ANALYSIS: WestJet eyes premium traffic in next stage of growth

Washington DC
This story is sourced from Pro
See more Pro news »

Canadian low-cost carrier WestJet is moving away from its focus on the leisure traveller as it enters the next phase of growth, with an overhaul to its fare structure and the roll-out of a new premium economy seating product in early 2013.

Launched in 1996, WestJet had initially provided low-cost competition to Air Canada and the then second largest Canadian carrier Canadian Airlines. It first began operating in western Canada, before gradually expanding to the rest of Canada, North America and the Caribbean.

The carrier has spent the last 16 years building up a fan base among cost-conscious leisure travellers, and now wants to attract a bigger segment of the higher value business traveller market.

WestJet's vice-president of revenue management Paul Harvalias tells Flightglobal that the airline has captured a "substantial part" of the leisure passenger market, and that it is time now to move on to the corporate traveller segment.

The airline estimated last year that it had an approximate 22% market share of the business traveller market, although it has been reluctant to quantify how much more it plans to grow this share by.

During an investors day presentation on 6 December, the airline revealed that it will overhaul its fare pricing structure in 2013, by offering fare bundles to travellers purchasing airfares on the carrier's website. Currently, travellers are offered the lowest fare on each flight segment that they book.

From early 2013, travellers will have three classes of fares to choose from: A low-price, no-frills "econo" fare , a mid-value "flex" fare with some extras and flexibility for changes, and a high-value "plus" fare targeted at the business traveller who wants complimentary amenities and full flexibility.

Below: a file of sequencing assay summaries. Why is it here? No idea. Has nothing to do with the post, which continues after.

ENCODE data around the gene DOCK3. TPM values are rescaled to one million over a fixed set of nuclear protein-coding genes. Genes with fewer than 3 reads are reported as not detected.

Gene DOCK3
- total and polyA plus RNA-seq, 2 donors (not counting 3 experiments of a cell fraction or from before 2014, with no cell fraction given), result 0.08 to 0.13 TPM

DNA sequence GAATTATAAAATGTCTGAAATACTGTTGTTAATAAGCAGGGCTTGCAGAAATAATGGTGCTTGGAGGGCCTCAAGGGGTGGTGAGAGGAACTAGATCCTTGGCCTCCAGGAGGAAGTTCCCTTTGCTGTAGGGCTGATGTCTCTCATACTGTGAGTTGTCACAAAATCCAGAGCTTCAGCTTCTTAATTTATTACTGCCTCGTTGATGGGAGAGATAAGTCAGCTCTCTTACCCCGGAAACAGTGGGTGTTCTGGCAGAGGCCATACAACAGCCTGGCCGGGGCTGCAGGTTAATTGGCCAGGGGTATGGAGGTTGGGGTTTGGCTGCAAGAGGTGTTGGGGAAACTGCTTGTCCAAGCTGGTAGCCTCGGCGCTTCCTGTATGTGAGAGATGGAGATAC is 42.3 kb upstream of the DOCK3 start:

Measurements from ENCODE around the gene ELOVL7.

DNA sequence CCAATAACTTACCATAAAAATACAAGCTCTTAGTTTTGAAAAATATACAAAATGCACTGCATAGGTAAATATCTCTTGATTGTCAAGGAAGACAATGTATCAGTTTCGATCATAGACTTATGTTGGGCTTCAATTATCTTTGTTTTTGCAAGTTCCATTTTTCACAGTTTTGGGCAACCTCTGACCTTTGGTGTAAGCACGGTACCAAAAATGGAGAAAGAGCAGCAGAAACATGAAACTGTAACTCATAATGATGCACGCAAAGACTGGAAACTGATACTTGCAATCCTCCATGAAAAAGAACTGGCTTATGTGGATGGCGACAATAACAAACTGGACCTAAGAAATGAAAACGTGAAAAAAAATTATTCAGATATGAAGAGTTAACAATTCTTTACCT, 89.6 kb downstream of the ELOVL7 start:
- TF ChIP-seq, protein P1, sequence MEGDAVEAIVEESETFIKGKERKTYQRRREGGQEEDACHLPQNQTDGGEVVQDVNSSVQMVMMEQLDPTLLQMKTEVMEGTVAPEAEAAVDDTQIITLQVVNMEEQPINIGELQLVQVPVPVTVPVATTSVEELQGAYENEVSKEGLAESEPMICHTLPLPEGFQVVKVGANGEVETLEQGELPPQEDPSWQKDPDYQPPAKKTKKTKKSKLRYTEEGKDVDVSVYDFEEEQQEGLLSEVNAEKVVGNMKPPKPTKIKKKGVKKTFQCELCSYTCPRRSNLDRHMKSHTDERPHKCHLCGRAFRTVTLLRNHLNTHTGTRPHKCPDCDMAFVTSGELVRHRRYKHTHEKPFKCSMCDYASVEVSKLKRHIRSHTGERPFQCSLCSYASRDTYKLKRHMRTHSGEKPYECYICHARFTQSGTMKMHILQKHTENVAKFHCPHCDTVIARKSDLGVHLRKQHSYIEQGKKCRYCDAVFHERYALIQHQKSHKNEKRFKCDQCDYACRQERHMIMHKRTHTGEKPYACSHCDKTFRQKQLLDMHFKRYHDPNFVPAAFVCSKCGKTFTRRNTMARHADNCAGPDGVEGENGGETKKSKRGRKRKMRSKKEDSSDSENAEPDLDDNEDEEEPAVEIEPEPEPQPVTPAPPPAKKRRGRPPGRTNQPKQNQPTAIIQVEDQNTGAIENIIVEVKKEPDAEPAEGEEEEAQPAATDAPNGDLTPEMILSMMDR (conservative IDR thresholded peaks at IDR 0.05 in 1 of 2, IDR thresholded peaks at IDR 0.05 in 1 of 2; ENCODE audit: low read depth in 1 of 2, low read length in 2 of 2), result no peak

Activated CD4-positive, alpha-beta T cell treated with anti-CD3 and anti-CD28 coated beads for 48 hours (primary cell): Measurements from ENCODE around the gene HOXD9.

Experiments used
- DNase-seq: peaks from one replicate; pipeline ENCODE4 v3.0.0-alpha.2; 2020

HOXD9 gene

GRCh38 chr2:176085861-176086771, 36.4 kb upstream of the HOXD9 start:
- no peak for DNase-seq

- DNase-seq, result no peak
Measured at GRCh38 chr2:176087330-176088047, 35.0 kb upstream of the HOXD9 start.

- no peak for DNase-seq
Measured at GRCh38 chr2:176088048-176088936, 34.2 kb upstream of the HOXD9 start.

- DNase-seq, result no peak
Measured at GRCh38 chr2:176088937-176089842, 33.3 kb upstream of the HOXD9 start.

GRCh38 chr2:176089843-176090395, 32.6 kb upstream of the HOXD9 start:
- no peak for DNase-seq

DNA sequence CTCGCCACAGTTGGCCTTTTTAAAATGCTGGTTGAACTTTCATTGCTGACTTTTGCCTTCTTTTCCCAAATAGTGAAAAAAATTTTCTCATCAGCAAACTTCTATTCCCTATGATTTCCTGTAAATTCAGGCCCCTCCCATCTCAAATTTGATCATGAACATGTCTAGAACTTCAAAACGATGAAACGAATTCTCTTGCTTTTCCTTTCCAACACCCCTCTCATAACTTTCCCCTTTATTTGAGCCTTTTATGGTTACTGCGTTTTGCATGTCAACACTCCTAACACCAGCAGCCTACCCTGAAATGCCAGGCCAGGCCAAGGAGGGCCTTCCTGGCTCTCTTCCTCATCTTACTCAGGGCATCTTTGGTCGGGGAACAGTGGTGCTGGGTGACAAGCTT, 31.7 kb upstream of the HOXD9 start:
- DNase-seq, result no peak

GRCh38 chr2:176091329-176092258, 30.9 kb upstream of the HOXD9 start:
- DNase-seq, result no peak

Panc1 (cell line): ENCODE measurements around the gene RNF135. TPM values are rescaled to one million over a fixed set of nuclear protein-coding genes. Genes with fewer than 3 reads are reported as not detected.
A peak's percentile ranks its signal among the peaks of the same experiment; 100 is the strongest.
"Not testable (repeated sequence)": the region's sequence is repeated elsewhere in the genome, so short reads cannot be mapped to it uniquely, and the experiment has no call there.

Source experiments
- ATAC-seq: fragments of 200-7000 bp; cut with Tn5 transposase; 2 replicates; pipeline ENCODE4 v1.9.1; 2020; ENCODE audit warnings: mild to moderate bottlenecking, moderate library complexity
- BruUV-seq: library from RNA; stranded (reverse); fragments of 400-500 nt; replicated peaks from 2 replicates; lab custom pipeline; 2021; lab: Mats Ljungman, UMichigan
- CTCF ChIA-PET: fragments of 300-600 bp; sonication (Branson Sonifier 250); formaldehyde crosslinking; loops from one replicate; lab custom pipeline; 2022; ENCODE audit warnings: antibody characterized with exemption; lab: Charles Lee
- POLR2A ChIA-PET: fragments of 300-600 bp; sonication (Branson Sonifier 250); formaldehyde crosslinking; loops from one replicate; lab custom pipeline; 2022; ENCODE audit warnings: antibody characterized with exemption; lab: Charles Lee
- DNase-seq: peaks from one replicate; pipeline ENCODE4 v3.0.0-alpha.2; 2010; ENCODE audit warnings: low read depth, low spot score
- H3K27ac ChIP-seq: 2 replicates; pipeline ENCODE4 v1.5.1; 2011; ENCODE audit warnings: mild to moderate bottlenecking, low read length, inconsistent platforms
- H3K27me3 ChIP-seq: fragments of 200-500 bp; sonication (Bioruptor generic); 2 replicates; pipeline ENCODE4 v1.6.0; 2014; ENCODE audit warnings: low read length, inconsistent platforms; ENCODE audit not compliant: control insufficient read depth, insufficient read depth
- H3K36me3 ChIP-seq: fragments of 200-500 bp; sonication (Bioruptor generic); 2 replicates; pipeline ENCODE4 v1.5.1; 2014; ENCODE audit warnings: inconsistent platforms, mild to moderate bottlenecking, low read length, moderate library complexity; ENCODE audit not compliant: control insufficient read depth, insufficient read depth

Harvalias says WestJet is in the midst of making changes to its online booking system to enable these changes, which are expected to roll out in the first quarter of 2013 with the launch of the carrier's new premium economy seating product.

WestJet announced this year it would introduce premium economy seating across its entire fleet of single-class Boeing 737 narrowbodies as it seeks to attract more business travellers. The seat reconfiguration will be completed in the first quarter of 2013.

Once finished, each aircraft will have 24 premium economy seats with a seat pitch of 36in (914mm). The carrier has said it expects the new premium economy product to offer up to 50% cost savings for travellers over Air Canada's business class, and WestJet's chief executive Gregg Saretsky has said it should lead to revenue improvement at the airline.

WestJet has yet to release full details of the premium economy product, but it is expected to come with priority boarding and other complimentary amenities on board.

Harvalias says the premium economy product will likely fall into the top high-value fare category that the airline envisions in its new fare structure. On routes with a significant number of business travellers, a "huge percentage" of seats will be in the premium bundle, he says.

For routes with a more even mix of business and leisure traffic, WestJet will offer extra amenities to passenger paying the mid-value fares, he adds.

Pointing out that WestJet now offers an "everyday low fare", Harvalias says: "That is great but some of those fares don't meet the needs [of business travellers]." Travellers who purchase the high-value fares will be offered "ultimate flexibility", he adds.

While WestJet is bullish about the revenue from its new product offerings targeted at business travellers, it does not plan to extend the premium economy seating cabin to the Bombardier Q400 fleet of its new regional subsidiary, WestJet Encore, which will begin operations in the third quarter of 2013.

This is because the average stage length of flights on the regional airline will be one to two hours long, says a carrier spokesman. WestJet Encore travellers, however, will still be offered the bundled fare structure, he adds.

WestJet is not the only low-cost carrier in the region seeking to win a greater share of higher-value, business traffic. New York-based JetBlue is aiming to expand flights out of Boston, one of its six focus cities, as part of an overall strategy to win more corporate travel. It has also added additional extra legroom seats to its Embraer 190s. Such seats are already offered on the airline's Airbus A320s and will be on its A321s entering the fleet in 2013 as well.